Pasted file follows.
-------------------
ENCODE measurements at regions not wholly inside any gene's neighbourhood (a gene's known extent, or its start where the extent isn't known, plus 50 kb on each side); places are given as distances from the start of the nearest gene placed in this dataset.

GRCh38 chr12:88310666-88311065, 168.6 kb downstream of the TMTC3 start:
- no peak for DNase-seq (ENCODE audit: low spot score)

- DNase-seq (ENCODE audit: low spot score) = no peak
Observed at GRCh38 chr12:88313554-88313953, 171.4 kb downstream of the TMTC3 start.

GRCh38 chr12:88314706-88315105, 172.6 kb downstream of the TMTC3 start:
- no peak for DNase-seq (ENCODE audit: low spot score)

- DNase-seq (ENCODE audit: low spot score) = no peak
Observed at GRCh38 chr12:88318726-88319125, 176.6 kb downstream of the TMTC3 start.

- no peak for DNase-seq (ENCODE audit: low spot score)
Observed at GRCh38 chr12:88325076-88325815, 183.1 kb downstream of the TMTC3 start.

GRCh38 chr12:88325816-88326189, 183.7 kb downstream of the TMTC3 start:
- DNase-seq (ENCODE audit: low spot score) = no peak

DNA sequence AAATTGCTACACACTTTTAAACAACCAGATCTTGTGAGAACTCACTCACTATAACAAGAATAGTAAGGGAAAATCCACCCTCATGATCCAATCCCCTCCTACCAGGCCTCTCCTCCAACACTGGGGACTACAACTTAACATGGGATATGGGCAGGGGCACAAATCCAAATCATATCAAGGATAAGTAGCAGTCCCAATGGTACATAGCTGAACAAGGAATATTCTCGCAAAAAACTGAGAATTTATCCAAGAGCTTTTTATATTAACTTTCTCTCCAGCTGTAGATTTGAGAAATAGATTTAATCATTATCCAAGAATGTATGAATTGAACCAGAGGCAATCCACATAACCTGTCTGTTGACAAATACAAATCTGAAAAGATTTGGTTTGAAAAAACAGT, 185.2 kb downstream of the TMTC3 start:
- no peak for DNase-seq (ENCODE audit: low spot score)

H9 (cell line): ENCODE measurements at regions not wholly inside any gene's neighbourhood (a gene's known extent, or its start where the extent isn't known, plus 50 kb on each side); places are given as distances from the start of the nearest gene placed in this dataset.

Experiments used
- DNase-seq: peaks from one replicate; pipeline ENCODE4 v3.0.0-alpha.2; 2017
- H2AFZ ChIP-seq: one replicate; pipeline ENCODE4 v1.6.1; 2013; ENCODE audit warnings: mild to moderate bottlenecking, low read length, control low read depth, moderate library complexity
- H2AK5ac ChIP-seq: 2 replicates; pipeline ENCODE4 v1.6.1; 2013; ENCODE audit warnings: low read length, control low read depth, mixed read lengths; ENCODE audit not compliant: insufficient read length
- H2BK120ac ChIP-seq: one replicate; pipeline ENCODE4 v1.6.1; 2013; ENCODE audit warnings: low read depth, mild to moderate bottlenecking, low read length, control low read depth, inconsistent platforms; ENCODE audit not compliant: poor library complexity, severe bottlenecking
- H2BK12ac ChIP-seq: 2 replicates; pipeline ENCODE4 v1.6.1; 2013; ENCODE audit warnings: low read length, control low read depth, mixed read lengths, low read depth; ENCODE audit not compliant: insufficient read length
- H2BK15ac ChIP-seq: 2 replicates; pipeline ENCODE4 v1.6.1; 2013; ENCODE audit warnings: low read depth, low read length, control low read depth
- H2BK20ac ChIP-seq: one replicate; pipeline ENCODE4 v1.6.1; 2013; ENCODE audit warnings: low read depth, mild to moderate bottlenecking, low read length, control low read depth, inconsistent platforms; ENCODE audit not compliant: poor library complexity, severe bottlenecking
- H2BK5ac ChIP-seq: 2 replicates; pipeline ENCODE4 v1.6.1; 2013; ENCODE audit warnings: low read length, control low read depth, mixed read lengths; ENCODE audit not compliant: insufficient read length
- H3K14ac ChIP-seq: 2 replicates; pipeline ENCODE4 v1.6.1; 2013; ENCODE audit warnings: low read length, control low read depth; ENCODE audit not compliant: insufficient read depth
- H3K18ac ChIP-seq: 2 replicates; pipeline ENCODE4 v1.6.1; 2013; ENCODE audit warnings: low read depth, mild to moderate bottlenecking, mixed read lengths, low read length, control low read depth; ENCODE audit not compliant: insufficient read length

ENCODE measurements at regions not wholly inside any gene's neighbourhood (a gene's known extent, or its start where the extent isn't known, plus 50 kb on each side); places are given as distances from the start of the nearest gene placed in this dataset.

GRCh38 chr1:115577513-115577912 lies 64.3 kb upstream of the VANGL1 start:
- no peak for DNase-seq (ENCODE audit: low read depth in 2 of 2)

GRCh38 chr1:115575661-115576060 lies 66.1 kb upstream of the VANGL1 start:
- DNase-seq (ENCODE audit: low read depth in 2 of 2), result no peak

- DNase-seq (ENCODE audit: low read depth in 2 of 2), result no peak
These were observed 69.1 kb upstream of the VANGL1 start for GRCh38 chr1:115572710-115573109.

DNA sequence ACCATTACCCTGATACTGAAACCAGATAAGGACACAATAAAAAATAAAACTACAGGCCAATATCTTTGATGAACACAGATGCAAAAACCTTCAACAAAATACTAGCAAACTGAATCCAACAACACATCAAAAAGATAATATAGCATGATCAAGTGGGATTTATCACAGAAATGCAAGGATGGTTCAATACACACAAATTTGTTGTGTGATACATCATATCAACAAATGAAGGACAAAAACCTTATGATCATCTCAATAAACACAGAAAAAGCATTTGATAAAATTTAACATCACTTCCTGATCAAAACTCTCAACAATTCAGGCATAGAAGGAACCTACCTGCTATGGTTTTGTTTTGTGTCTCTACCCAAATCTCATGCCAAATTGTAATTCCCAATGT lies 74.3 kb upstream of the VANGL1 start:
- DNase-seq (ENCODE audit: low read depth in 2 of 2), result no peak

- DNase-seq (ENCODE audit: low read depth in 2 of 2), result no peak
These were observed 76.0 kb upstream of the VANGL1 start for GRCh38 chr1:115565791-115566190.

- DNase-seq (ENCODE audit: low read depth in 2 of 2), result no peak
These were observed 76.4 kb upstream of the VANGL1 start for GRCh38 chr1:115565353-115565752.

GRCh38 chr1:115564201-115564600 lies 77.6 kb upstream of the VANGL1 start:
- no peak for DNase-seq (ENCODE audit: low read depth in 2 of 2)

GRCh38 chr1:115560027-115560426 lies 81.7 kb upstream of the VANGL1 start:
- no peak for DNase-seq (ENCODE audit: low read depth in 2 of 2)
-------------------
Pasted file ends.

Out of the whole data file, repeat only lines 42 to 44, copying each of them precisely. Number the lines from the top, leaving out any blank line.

- no peak for DNase-seq (ENCODE audit: low read depth in 2 of 2)

GRCh38 chr1:115560027-115560426 lies 81.7 kb upstream of the VANGL1 start:
- no peak for DNase-seq (ENCODE audit: low read depth in 2 of 2)